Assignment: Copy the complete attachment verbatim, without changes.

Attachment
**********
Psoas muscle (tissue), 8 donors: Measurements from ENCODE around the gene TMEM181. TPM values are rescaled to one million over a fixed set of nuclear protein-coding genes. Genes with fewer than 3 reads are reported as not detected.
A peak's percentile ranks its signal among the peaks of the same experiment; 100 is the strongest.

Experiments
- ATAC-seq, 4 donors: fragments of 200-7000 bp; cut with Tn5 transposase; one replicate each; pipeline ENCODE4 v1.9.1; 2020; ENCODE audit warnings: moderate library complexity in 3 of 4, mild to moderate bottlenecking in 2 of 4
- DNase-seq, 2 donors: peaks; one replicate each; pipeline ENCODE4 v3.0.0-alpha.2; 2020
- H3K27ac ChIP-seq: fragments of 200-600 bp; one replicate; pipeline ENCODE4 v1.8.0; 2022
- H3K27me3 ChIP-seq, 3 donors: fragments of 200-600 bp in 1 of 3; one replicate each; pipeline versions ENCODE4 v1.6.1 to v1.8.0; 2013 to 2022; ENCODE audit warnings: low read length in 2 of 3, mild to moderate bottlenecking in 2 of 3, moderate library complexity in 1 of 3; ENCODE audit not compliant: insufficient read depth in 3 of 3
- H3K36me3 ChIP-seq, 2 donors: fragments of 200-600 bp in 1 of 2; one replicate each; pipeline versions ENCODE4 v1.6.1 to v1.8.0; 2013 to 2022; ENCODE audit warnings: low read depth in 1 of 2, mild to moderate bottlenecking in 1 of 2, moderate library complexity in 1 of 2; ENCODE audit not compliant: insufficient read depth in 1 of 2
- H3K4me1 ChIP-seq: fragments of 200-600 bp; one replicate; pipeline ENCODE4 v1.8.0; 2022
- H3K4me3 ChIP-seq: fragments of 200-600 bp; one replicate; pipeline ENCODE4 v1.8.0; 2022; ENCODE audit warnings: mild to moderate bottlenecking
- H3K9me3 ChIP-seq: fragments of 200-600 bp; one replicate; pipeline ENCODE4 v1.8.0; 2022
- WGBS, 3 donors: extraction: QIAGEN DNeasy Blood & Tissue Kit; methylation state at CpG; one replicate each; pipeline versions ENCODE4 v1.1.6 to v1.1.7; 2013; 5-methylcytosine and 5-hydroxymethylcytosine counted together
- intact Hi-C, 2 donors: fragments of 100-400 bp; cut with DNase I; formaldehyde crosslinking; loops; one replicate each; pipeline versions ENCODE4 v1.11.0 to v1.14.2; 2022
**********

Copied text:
Psoas muscle (tissue), 8 donors: Measurements from ENCODE around the gene TMEM181. TPM values are rescaled to one million over a fixed set of nuclear protein-coding genes. Genes with fewer than 3 reads are reported as not detected.
A peak's percentile ranks its signal among the peaks of the same experiment; 100 is the strongest.

Experiments
- ATAC-seq, 4 donors: fragments of 200-7000 bp; cut with Tn5 transposase; one replicate each; pipeline ENCODE4 v1.9.1; 2020; ENCODE audit warnings: moderate library complexity in 3 of 4, mild to moderate bottlenecking in 2 of 4
- DNase-seq, 2 donors: peaks; one replicate each; pipeline ENCODE4 v3.0.0-alpha.2; 2020
- H3K27ac ChIP-seq: fragments of 200-600 bp; one replicate; pipeline ENCODE4 v1.8.0; 2022
- H3K27me3 ChIP-seq, 3 donors: fragments of 200-600 bp in 1 of 3; one replicate each; pipeline versions ENCODE4 v1.6.1 to v1.8.0; 2013 to 2022; ENCODE audit warnings: low read length in 2 of 3, mild to moderate bottlenecking in 2 of 3, moderate library complexity in 1 of 3; ENCODE audit not compliant: insufficient read depth in 3 of 3
- H3K36me3 ChIP-seq, 2 donors: fragments of 200-600 bp in 1 of 2; one replicate each; pipeline versions ENCODE4 v1.6.1 to v1.8.0; 2013 to 2022; ENCODE audit warnings: low read depth in 1 of 2, mild to moderate bottlenecking in 1 of 2, moderate library complexity in 1 of 2; ENCODE audit not compliant: insufficient read depth in 1 of 2
- H3K4me1 ChIP-seq: fragments of 200-600 bp; one replicate; pipeline ENCODE4 v1.8.0; 2022
- H3K4me3 ChIP-seq: fragments of 200-600 bp; one replicate; pipeline ENCODE4 v1.8.0; 2022; ENCODE audit warnings: mild to moderate bottlenecking
- H3K9me3 ChIP-seq: fragments of 200-600 bp; one replicate; pipeline ENCODE4 v1.8.0; 2022
- WGBS, 3 donors: extraction: QIAGEN DNeasy Blood & Tissue Kit; methylation state at CpG; one replicate each; pipeline versions ENCODE4 v1.1.6 to v1.1.7; 2013; 5-methylcytosine and 5-hydroxymethylcytosine counted together
- intact Hi-C, 2 donors: fragments of 100-400 bp; cut with DNase I; formaldehyde crosslinking; loops; one replicate each; pipeline versions ENCODE4 v1.11.0 to v1.14.2; 2022